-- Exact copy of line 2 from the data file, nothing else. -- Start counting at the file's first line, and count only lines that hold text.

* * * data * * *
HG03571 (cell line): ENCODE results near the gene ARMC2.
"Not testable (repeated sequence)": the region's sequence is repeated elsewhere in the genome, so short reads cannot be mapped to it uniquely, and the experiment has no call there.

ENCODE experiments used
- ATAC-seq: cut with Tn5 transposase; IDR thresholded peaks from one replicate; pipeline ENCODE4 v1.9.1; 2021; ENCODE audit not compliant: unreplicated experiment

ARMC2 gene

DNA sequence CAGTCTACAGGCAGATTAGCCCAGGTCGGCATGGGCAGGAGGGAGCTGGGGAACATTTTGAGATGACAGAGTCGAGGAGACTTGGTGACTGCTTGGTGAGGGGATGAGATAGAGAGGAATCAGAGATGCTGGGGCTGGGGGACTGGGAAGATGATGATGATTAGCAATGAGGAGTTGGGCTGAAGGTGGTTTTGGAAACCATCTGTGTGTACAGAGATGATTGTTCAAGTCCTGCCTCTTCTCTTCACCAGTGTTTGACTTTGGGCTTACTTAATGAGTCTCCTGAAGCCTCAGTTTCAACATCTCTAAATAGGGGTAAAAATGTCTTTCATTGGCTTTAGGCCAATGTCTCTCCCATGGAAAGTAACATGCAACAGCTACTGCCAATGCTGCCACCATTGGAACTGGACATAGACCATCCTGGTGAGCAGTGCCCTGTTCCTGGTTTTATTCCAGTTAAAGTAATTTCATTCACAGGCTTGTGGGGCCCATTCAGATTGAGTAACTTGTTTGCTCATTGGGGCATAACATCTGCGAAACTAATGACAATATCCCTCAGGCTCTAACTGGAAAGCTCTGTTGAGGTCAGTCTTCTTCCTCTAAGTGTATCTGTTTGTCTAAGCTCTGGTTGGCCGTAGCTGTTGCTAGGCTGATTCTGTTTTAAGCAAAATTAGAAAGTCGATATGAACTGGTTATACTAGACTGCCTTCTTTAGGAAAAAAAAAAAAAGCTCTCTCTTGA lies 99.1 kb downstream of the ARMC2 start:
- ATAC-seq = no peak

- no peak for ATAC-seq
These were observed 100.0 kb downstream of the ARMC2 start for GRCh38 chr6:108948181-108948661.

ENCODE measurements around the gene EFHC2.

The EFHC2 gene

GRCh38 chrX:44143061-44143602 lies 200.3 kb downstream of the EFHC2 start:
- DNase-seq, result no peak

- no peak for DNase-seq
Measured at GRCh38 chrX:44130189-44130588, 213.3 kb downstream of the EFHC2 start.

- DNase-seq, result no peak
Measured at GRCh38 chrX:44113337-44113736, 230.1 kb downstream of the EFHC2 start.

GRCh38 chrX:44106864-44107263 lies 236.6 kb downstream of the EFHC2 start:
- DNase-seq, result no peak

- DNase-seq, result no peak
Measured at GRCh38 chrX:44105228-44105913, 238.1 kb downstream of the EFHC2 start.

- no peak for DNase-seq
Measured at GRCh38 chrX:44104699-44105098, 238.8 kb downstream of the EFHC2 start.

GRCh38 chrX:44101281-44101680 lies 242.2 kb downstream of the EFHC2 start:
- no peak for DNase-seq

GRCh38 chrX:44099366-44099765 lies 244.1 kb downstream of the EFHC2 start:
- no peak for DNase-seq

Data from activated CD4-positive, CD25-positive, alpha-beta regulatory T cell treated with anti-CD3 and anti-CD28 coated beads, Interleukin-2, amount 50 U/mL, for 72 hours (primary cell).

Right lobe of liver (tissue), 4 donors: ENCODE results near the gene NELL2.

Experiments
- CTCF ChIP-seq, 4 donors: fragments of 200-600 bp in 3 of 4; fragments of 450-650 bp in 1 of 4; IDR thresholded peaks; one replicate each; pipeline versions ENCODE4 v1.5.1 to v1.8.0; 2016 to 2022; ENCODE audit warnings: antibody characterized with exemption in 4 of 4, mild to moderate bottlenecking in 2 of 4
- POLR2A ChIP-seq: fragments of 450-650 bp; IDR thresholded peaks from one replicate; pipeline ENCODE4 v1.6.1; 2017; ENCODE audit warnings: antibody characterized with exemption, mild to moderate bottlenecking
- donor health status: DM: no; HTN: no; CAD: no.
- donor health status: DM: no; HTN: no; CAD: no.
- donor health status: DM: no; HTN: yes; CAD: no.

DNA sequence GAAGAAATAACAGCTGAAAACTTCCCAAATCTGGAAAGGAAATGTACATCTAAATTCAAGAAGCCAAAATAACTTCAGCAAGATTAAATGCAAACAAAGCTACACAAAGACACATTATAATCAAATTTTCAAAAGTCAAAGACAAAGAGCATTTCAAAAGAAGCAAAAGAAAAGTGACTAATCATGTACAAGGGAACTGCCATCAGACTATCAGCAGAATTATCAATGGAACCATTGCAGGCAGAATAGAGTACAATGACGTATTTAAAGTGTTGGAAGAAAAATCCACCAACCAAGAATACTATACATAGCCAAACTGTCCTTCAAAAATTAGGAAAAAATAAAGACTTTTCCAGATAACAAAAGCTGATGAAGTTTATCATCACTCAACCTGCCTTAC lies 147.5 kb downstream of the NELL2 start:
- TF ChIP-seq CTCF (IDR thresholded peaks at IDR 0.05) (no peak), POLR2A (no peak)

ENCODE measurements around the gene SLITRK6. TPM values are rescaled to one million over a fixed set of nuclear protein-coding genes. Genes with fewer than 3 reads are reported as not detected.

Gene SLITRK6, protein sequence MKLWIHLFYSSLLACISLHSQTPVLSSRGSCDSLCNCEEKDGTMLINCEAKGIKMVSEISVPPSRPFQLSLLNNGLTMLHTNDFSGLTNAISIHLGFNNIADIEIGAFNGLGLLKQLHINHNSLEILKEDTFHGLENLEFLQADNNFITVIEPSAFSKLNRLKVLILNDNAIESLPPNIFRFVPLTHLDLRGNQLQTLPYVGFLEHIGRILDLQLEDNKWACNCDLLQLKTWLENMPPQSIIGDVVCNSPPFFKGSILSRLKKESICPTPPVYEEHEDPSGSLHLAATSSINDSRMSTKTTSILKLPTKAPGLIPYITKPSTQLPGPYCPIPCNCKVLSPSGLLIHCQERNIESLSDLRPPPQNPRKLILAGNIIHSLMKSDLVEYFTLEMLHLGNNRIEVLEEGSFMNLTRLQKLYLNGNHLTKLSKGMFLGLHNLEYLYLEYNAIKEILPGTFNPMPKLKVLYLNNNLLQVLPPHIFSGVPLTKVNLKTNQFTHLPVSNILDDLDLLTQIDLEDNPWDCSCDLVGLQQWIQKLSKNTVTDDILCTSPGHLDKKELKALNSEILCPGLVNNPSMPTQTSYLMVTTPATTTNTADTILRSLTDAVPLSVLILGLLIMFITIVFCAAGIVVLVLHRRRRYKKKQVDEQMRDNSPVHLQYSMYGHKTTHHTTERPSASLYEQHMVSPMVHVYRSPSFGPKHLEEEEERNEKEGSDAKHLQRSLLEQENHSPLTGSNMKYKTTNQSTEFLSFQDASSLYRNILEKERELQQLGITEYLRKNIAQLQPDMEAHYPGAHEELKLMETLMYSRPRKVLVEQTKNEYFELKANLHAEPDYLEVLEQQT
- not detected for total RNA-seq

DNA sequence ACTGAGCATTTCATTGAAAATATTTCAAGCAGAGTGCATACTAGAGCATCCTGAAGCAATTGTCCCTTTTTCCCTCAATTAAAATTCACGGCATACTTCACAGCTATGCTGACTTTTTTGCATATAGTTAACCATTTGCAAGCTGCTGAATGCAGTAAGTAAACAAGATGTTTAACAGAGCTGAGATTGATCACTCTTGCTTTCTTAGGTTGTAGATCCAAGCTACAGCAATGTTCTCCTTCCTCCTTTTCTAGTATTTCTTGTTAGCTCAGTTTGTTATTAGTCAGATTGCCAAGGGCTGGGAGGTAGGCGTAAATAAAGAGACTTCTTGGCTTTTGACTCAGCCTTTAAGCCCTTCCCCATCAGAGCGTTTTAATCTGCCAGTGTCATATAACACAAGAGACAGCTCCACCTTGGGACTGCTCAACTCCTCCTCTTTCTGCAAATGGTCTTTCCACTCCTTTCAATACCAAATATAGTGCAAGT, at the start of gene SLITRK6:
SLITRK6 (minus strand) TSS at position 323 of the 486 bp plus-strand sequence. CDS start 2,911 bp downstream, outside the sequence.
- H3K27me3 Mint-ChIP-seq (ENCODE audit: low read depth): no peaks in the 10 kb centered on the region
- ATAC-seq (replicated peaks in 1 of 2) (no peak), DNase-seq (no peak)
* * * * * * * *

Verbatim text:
"Not testable (repeated sequence)": the region's sequence is repeated elsewhere in the genome, so short reads cannot be mapped to it uniquely, and the experiment has no call there.